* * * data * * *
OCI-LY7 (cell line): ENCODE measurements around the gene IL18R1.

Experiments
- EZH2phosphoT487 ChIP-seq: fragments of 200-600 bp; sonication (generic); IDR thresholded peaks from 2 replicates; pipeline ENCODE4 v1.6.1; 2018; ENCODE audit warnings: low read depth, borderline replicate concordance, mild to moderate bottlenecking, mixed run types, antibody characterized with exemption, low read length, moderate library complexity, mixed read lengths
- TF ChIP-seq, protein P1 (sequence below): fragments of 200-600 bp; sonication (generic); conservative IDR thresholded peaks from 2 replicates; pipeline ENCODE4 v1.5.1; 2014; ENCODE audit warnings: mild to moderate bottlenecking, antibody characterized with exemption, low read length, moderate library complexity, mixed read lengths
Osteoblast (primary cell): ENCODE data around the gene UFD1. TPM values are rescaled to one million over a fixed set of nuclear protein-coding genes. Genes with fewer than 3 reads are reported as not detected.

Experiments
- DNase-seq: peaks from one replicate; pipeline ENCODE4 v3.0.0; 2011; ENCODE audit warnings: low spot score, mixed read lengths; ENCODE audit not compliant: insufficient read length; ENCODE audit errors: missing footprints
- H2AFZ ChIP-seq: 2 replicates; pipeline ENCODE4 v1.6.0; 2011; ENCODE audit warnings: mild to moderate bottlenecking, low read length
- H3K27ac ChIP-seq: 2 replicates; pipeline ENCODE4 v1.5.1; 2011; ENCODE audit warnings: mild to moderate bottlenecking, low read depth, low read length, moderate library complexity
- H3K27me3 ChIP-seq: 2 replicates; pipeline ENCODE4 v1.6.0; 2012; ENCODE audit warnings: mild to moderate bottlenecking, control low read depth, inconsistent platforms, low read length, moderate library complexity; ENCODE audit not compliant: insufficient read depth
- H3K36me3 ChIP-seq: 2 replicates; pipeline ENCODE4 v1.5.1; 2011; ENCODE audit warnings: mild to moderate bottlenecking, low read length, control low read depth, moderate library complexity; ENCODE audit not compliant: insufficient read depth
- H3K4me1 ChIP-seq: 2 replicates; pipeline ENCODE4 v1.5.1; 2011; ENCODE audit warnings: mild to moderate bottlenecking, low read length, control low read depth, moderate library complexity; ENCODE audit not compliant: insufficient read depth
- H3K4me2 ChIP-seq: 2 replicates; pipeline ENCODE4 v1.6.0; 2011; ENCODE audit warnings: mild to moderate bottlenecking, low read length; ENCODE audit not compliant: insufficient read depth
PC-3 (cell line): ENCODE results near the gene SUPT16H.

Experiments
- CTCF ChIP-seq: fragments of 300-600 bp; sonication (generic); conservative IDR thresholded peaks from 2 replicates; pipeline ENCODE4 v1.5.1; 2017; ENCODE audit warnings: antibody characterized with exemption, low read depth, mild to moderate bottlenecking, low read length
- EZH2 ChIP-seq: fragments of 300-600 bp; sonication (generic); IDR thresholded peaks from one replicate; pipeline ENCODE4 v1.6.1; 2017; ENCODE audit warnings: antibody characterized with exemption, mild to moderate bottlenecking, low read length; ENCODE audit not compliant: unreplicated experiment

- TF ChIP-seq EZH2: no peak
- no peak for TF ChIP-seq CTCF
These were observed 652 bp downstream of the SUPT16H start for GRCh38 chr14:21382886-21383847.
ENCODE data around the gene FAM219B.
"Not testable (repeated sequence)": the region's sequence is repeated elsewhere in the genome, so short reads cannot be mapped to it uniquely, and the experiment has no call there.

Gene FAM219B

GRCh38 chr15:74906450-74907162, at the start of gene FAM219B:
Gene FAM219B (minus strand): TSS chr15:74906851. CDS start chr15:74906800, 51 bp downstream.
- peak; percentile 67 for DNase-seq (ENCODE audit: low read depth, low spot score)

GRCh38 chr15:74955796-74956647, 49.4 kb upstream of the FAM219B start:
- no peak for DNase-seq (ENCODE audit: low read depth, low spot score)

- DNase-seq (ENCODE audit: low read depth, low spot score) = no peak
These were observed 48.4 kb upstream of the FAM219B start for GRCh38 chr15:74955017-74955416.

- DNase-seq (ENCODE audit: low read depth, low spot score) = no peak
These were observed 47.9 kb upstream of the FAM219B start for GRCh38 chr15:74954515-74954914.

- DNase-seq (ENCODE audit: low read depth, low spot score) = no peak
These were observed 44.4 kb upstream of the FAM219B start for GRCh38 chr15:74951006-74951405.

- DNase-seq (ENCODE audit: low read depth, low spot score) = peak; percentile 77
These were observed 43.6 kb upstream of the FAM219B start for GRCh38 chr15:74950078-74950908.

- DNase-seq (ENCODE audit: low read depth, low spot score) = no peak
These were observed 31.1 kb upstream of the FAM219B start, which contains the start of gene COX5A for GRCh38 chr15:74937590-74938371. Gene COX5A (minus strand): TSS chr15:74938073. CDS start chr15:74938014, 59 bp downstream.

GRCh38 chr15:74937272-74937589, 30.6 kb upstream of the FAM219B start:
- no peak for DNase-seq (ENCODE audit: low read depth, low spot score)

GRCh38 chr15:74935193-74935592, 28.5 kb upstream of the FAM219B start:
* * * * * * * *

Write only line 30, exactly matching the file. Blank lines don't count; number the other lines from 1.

These were observed 48.4 kb upstream of the FAM219B start for GRCh38 chr15:74955017-74955416.